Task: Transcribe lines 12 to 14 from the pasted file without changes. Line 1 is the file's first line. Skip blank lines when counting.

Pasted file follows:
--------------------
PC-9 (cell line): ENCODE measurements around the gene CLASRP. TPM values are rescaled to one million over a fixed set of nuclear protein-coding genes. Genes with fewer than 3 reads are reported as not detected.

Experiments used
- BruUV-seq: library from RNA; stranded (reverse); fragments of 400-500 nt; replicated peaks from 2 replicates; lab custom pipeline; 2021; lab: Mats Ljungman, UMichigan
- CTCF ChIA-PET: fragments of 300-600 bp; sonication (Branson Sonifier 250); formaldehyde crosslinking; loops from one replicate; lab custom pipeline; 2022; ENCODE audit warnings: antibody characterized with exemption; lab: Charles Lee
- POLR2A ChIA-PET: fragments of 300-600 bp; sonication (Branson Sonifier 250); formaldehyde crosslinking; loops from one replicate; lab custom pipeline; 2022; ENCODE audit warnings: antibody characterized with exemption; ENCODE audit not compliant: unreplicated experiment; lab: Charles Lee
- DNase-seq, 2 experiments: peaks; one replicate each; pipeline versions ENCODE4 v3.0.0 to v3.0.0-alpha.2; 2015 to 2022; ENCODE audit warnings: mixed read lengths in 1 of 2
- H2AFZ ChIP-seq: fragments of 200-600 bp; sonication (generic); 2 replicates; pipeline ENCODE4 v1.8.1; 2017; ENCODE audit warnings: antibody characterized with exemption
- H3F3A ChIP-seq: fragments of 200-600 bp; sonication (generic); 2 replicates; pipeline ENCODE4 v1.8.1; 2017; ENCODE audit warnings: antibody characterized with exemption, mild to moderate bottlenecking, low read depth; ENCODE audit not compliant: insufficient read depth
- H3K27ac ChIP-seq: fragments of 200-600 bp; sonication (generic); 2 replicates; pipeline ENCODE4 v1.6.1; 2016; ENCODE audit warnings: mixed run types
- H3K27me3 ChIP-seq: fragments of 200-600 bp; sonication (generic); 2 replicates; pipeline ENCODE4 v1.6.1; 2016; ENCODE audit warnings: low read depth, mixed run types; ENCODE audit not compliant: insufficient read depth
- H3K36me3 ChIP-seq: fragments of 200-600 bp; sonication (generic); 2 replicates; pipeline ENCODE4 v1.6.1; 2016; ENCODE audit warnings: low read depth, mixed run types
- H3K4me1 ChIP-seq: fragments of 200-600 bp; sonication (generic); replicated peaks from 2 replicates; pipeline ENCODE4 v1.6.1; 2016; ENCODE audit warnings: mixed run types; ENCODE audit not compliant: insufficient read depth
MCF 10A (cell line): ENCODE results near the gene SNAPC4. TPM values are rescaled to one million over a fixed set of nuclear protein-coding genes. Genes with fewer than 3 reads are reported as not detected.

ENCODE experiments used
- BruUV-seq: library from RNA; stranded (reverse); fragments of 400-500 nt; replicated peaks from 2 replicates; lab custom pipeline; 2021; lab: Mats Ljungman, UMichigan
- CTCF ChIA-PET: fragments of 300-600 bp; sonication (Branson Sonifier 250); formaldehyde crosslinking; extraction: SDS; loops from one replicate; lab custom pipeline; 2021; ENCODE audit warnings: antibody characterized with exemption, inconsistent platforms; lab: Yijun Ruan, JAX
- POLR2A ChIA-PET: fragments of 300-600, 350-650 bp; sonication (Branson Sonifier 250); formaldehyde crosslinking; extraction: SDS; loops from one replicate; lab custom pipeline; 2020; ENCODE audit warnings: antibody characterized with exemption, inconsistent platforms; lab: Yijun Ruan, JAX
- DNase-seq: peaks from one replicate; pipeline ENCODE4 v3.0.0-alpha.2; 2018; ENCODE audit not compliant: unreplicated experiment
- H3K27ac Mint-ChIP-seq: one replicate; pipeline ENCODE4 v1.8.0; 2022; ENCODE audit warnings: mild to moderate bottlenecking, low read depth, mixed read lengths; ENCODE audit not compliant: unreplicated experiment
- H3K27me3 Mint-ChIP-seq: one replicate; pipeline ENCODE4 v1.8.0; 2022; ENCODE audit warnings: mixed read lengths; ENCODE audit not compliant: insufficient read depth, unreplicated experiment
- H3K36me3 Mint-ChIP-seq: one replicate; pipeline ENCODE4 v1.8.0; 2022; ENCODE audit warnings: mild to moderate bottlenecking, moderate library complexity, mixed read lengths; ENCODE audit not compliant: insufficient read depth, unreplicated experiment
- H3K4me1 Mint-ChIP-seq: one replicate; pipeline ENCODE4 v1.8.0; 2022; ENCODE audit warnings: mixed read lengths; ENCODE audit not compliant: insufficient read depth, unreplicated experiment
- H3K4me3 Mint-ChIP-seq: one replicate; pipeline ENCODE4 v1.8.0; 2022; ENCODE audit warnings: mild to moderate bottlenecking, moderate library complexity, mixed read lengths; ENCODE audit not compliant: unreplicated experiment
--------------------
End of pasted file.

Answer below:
- H3K4me1 ChIP-seq: fragments of 200-600 bp; sonication (generic); replicated peaks from 2 replicates; pipeline ENCODE4 v1.6.1; 2016; ENCODE audit warnings: mixed run types; ENCODE audit not compliant: insufficient read depth
MCF 10A (cell line): ENCODE results near the gene SNAPC4. TPM values are rescaled to one million over a fixed set of nuclear protein-coding genes. Genes with fewer than 3 reads are reported as not detected.

ENCODE experiments used